RhoDeo 1112 Roots

Hello, it's back across the desert today to a country officially bordering Europe, Marocco it is here today's first album came about. It was the summer of 1983 in morocco. the polisario guerillas were operating in the southern sahara and the mood was tense in the arab world. the government of king hassan was suspicious of anything out of the ordinary. checkpoints were everywhere along the highways. aids was the new disease, and Alan Bishop went on a roadtrip to record the sounds and atmosphere, result an almost 55 min long collage that sucks you in. How different is the second album recorded 20 years later, this time there's real fusion of' south and west, It's still clearly Moraccan but the dubghost of Bill Laswell is clearly present, clever use of studio possibilities have some exclaim it's one of the fusion roots albums of the decade..


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Out of the thousands of tedious archival record labels popping up recently in this accelerated age of information overload, it's great to find a label as fascinating as Sublime Frequencies. Alan Bishop of the Sun City Girls created Sublime Frequencies as an outlet to release video and sound recordings collected in his travels around the globe. Bishop's release schedule thus far has vividly illustrated his view of the third world as an alien landscape, an enticing ethnic cacophony of marginalized cultures and traditions, obscure music, vibrant environmental noises, hallucinogenic otherness and unraveled threads of the human narrative.
Alan Bishop neatly sidesteps all of the tired implications of "world music" by refusing to editorialize; he simply releases unadulterated vintage recordings, impromptu radio collages, untreated field recordings and personal home videos. The recordings are quickly slapped onto the digital format and released with a minimum of post-production or fussy packaging. Radio Morocco is the seventh CD released on the Sublime Frequencies imprint, and it's also one of the most intriguing. Culled from recordings of radio transmissions intercepted all along the Moroccan coast in the summer of 1983, Radio Morocco is a kaleidoscopic trip through French-Moroccan pop, French and Arabic news reports, Berber trance-folk, Arabic divas, Middle Eastern orchestral music, European new wave, hypnotic jajouka and shortwave radio noise. Interspersed throughout are live recordings of Arabic divas like the legendary Oum Koulthoum, who perform for an enraptured crowd of men who zealously shout "Allah!" at the end of each sexually charged refrain. At various times, Radio Morocco operates as a sonic avatar, an audio time capsule, a free-form diary through the crossroads of Western Africa, or expressionist collage.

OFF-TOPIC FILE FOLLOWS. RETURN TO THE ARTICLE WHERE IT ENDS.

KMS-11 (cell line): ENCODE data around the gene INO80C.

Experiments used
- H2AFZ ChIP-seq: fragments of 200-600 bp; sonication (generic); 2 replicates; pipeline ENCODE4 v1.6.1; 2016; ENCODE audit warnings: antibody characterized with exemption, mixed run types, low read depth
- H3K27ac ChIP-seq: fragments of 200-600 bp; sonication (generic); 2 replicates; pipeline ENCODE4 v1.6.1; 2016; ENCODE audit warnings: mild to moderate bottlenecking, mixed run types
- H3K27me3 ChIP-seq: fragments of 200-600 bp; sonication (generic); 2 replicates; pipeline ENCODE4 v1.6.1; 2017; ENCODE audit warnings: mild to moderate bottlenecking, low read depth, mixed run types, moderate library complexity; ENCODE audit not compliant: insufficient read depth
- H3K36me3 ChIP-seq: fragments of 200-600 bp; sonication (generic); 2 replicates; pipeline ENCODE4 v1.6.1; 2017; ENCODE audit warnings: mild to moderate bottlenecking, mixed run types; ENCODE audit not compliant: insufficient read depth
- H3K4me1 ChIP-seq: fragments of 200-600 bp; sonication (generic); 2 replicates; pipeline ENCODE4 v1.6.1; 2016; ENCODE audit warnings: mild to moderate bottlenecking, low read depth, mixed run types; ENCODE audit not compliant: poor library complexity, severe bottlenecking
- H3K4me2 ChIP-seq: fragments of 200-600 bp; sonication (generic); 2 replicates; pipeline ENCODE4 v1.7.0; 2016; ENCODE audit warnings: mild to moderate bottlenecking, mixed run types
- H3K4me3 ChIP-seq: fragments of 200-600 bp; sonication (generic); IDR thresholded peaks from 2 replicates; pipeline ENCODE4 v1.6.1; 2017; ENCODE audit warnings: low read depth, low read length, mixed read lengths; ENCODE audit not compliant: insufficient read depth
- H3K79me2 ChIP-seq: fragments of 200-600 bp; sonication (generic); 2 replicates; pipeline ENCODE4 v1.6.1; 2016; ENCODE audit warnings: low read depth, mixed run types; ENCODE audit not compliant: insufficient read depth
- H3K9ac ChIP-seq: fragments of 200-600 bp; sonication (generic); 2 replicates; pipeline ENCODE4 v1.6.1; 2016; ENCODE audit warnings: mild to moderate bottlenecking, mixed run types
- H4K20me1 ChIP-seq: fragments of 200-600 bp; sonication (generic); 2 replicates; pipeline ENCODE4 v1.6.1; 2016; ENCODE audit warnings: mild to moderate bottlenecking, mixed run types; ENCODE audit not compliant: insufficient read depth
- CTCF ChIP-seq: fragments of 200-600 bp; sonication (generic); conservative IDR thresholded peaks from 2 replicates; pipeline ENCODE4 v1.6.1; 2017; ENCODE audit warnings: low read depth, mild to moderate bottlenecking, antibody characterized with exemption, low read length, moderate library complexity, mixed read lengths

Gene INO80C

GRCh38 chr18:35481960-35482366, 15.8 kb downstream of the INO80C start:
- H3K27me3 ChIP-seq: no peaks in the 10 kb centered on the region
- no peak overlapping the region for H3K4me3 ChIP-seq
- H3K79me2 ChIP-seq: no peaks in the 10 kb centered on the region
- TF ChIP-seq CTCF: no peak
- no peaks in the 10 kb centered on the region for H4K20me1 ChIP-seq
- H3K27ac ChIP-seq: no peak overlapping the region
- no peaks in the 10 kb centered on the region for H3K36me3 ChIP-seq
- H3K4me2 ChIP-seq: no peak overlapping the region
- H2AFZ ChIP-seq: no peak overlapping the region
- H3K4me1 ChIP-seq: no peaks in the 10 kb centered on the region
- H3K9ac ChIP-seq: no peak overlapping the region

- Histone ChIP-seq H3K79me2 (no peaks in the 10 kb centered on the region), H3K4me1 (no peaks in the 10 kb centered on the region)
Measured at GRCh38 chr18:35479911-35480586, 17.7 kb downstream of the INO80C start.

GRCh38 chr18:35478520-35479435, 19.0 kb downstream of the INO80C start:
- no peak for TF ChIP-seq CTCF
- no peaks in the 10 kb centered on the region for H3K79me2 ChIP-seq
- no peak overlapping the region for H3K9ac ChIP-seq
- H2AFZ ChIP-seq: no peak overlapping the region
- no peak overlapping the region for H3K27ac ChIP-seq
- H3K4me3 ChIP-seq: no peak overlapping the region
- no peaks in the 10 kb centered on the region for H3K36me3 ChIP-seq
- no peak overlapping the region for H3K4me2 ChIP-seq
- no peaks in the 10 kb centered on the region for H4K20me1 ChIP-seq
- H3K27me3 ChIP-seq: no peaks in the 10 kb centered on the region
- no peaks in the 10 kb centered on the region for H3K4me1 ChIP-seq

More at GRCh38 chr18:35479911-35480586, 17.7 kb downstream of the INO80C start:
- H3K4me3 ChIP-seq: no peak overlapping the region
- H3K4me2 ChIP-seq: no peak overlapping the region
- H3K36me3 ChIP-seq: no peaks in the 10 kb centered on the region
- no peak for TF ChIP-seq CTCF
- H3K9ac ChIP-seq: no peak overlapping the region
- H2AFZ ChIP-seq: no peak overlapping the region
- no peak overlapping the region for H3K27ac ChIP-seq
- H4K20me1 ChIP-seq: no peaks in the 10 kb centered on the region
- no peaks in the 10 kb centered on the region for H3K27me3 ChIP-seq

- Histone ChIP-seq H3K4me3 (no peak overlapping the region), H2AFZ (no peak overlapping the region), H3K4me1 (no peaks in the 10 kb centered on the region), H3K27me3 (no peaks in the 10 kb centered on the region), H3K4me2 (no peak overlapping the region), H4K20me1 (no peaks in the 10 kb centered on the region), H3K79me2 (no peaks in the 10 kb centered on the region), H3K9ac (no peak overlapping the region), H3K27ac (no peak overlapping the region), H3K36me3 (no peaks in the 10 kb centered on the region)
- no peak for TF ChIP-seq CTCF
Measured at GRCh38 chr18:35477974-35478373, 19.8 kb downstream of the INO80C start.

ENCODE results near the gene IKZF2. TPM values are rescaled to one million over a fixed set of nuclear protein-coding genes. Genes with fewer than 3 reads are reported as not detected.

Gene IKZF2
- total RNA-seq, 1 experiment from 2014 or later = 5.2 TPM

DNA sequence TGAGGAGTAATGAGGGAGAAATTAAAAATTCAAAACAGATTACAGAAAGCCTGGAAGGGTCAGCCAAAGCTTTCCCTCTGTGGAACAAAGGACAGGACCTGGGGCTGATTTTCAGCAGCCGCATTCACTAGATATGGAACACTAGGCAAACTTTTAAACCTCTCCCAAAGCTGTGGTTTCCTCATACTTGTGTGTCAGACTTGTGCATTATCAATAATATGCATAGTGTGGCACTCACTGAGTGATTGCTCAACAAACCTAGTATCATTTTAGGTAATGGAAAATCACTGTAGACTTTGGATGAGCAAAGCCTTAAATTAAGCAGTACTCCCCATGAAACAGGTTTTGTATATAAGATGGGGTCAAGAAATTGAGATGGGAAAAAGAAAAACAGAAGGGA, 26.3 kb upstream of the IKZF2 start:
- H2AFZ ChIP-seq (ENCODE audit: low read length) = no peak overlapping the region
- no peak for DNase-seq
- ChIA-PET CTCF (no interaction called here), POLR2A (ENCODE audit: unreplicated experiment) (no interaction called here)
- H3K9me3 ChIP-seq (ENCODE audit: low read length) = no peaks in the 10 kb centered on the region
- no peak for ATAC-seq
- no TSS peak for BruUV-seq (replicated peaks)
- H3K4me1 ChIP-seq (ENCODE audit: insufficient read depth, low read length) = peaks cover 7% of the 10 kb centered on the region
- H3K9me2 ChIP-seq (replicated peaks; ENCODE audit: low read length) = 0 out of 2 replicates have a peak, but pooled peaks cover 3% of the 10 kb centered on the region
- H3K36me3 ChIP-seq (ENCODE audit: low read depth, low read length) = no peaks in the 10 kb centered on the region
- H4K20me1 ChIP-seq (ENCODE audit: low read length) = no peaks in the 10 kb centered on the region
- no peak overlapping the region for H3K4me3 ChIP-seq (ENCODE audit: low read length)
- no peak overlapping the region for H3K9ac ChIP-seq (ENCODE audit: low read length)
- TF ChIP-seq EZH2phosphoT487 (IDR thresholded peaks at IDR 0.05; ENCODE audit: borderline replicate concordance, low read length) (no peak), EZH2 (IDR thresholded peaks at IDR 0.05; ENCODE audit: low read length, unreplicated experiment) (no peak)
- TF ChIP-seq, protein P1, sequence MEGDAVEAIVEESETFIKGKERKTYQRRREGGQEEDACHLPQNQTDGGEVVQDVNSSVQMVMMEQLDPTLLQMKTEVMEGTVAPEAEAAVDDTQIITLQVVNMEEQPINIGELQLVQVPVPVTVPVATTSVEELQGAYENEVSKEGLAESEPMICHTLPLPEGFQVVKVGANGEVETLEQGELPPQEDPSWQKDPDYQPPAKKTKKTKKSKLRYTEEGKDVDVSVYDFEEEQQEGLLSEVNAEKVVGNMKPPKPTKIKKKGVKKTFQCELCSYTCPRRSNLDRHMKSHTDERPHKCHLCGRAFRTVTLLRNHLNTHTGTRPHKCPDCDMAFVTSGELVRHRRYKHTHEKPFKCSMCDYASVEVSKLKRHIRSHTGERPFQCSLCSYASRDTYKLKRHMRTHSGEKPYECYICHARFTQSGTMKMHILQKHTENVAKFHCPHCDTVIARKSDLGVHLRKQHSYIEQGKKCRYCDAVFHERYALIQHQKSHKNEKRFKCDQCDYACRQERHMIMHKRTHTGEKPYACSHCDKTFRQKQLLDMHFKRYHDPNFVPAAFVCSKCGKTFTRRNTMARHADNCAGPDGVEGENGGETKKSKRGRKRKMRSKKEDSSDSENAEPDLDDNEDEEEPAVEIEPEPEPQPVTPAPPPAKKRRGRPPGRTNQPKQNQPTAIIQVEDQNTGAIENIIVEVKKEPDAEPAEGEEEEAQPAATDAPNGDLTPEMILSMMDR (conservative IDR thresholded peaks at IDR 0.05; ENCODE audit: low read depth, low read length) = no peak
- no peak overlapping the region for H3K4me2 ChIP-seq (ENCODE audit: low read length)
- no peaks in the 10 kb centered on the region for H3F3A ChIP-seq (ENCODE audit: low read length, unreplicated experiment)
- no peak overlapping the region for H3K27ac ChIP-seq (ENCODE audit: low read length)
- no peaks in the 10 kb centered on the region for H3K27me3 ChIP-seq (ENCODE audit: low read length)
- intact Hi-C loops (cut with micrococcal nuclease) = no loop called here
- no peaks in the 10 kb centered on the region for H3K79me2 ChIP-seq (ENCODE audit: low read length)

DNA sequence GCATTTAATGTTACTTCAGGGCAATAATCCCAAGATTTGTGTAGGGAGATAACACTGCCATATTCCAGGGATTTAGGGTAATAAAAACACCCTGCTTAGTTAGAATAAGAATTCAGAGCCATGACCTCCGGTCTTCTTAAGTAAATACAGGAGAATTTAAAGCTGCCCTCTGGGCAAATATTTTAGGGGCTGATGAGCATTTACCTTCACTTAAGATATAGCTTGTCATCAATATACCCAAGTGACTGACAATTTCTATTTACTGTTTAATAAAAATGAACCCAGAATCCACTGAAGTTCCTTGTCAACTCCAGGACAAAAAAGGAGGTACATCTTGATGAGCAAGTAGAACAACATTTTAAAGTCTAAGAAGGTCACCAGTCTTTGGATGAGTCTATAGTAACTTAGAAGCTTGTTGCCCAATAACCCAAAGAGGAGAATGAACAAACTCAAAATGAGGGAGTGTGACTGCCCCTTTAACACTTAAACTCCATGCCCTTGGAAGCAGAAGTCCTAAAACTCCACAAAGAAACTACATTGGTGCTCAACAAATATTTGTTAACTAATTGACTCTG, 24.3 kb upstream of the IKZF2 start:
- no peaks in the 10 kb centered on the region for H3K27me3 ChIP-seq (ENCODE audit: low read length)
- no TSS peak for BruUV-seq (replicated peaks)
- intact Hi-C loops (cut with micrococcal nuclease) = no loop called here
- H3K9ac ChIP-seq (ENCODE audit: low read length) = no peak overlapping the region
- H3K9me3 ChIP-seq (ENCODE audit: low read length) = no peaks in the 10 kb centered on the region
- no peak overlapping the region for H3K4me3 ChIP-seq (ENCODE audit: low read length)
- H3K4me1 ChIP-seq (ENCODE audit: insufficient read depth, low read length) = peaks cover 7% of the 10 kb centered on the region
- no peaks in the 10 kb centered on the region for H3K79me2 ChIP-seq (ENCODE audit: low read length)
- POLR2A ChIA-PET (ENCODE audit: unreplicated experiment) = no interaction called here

Although Bishop clearly sees Sublime Frequencies fulfilling the same sort of archival musical preservation function of a label like Smithsonian Ethnic Folkways, Radio Morocco simply doesn't work on that level. None of the performers or musical styles that we hear throughout the disc are identified in the liner notes, so its historical value is questionable. Instead, Radio Morocco is a postmodern collage of cultures alternately melding and clashing, replicating the fragmented memories of a unique time and place. Upon repeated listens, these sounds can download into the listener's brain as an anti-virus to an unimaginative, safe and homogenized Western culture that daily threatens to erase our uniqueness and cultural heritage forever.